There is a Walmart parking lot in North Sacramento where Erika and her 12 year-old daughter Gabby spent some nights. They had free Wi-Fi and Erika would let Gabby play on her phone to pass the time. Homeless off and on for almost five years, every day was an exercise in survival. Erika and Gabby would slip into the bathroom at Walmart to wash up, hoping none of the store employees would notice. But sometimes, they would notice and that was hard.
A group of homeless men also slept nearby. The men were surprisingly kind to her and Gabby. They would give Erika tips on where to get canned food and find recyclables to get a little money. It had been exceptionally hot those months, as it sometimes can be in Sacramento. Gabby hated bugs, but there was no getting around having to roll the windows down in their white 1997 Toyota corolla, that now doubled as their bedroom. The nights were balmy and sometimes just too stifling to bear. They had all of their belongings stashed in the back seat so Gabby slept on the passenger side of the car next to her mom. Sleep, however, never came easily to Erika. Not for a long time now.
How did she end up here? The cycle of abuse started early for Erika. She remembers her mother putting on makeup to hide the bruises that Erika’s father had given her. When Erika was 15, she was raped by a family friend. “My mom didn’t believe me,” says Erika. The devastation she felt is still apparent today. Compounding her already fragile state, Erika found out she was pregnant. Her mother was furious and forced Erika to have an abortion. Erika’s relationship with her mother had always been tenuous but things were never the same after that.
At 17, Erika fell in love with a boy she met in high school. He was a football player and sweet to her at first, but it didn’t last long. Soon after, he started becoming violent. Still, Erika stayed with him. She became pregnant at 18 with her son and a daughter three years later. Against her better judgement, she ended up marrying the father of her children. Day after day, for 16 years, she endured his physical and emotional abuse. One day, she decided that she finally had had enough. She left her husband. But, because he had all the money, power, and control in the relationship, she lost custody of her kids and was left with nothing. She hit rock bottom. “I wanted to die,” says Erika, holding back tears.
Soon, Erika was pregnant again. With this baby, Erika knew things had to be different. She had already lost two kids due to this vicious cycle of abuse. She wasn’t going to lose a third. She wanted more for her daughter. She even tried to make amends with her mother; moving back in with her so baby Gabby would have some semblance of stability. The move, however, proved to be short-lived. They went to live with a friend who promised them a place to stay so Erika could get back on her feet. That didn’t last either. They never knew where they would end up next. Every time Erika thought things were settling down, the rug was pulled out from under her.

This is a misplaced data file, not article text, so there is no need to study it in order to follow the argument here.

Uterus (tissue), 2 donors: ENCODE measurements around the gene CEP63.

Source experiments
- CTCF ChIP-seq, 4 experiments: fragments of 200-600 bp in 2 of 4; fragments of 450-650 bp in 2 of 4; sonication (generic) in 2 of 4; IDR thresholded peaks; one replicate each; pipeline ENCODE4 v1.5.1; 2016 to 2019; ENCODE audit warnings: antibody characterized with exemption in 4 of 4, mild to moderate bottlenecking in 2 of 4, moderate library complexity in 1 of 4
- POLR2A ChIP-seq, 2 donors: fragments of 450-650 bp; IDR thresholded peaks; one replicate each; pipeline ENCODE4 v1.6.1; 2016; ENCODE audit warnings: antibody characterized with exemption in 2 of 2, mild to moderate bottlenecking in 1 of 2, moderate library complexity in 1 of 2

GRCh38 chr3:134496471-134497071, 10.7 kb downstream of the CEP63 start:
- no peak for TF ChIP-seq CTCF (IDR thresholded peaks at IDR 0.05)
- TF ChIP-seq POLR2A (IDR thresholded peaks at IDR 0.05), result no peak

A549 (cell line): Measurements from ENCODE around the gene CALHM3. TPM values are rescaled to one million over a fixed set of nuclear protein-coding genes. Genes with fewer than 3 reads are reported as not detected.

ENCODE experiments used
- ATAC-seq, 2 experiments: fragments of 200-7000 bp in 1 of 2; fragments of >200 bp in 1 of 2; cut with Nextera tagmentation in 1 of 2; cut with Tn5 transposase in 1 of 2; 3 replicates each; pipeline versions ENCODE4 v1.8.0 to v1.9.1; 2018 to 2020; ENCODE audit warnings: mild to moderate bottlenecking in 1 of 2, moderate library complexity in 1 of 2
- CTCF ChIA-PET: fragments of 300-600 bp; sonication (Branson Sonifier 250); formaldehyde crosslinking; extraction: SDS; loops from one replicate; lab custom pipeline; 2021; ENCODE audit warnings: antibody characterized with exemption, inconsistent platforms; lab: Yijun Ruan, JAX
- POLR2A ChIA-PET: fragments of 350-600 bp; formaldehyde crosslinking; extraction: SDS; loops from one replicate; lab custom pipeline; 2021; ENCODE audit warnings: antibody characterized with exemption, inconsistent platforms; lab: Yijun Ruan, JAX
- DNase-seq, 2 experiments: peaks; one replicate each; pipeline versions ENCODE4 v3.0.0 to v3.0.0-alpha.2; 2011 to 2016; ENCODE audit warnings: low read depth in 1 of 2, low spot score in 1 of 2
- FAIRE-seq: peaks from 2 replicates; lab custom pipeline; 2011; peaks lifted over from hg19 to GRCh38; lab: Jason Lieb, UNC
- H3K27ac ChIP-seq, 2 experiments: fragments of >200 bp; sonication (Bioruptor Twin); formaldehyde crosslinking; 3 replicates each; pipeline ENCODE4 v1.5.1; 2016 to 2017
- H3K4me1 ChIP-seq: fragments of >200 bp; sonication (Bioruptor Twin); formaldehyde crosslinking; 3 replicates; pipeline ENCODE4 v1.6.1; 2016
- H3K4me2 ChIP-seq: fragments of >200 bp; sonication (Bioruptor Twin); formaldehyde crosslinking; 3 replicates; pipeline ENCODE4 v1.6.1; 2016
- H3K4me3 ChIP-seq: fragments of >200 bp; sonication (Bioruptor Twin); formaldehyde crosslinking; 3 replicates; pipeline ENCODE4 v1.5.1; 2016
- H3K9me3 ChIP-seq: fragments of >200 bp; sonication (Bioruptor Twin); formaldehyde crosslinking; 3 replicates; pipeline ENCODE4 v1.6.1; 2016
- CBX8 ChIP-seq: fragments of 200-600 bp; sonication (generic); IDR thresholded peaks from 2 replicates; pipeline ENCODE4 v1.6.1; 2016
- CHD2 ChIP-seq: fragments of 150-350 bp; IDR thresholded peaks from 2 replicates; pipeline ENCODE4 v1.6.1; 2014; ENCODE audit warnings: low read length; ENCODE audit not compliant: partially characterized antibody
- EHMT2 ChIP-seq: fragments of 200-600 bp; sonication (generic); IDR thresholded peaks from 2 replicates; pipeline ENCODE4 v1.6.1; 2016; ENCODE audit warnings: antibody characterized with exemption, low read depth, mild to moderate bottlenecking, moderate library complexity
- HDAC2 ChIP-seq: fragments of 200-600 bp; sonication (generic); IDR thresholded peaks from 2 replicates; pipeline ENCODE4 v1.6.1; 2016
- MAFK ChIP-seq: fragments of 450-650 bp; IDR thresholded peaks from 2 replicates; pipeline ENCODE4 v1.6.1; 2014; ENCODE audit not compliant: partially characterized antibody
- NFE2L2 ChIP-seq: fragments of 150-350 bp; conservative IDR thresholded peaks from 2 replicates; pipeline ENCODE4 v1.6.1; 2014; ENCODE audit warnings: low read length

So now, she and Gabby were on their own and sleeping in their car. Fortunately, a woman at church told her about Saint John’s Program for Real Change. She prayed Saint John’s would be the answer to reclaiming her life. And, it was.
June 20, 2017. That was the day she got the call. She and Gabby made it into Saint John’s. “It was like winning the lottery!” says Erika. “It was the best day ever.” The news came just in time. “We were down to our last dime and our last gallon of gas,” recalls Erika. She knew it was now or never.
Erika credits two motivating factors for turning her life around: her daughter Gabby and Saint John’s Program for Real Change. She knows the cycle of abuse has to end with her. “I want my daughter to be a strong, independent woman. I want her to know she can do anything she sets her mind to,” says Erika. This is what drives her to put everything she has into her work in the program at Saint John’s.
Nine months into the program and she has already accomplished so much. Erika is working in on-the-job training at Plates Cafe and Catering, as well as Plates Midtown where she is acquiring valuable skills to help build her resume. She has completed the Job Readiness program that Saint John’s offers and is moving forward in hopes of finding employment soon. Because giving back is so important to Erika, she would like to work with the elderly in a caregiving role. For the first time in her life, Erika believes that she deserves more.
She is on her way to rebuilding her life and even has a renewed relationship with her two older children. Erika is expecting her first grandchild in April! Gabby is a healthy and happy sixth grader who loves science and aspires to be a doctor one day. Erika has become an amazing role model for Gabby: because she sees her mom working hard and striving for more, Gabby is pushing herself to be better.
Erika can barely contain the excitement in her voice when talking about the future. The deep appreciation she feels toward Saint John’s for helping her find her courage to move forward is immeasurable. “Saint John’s saved my life,” says Erika. “I believe in this program because it works. It’s made me a better me.”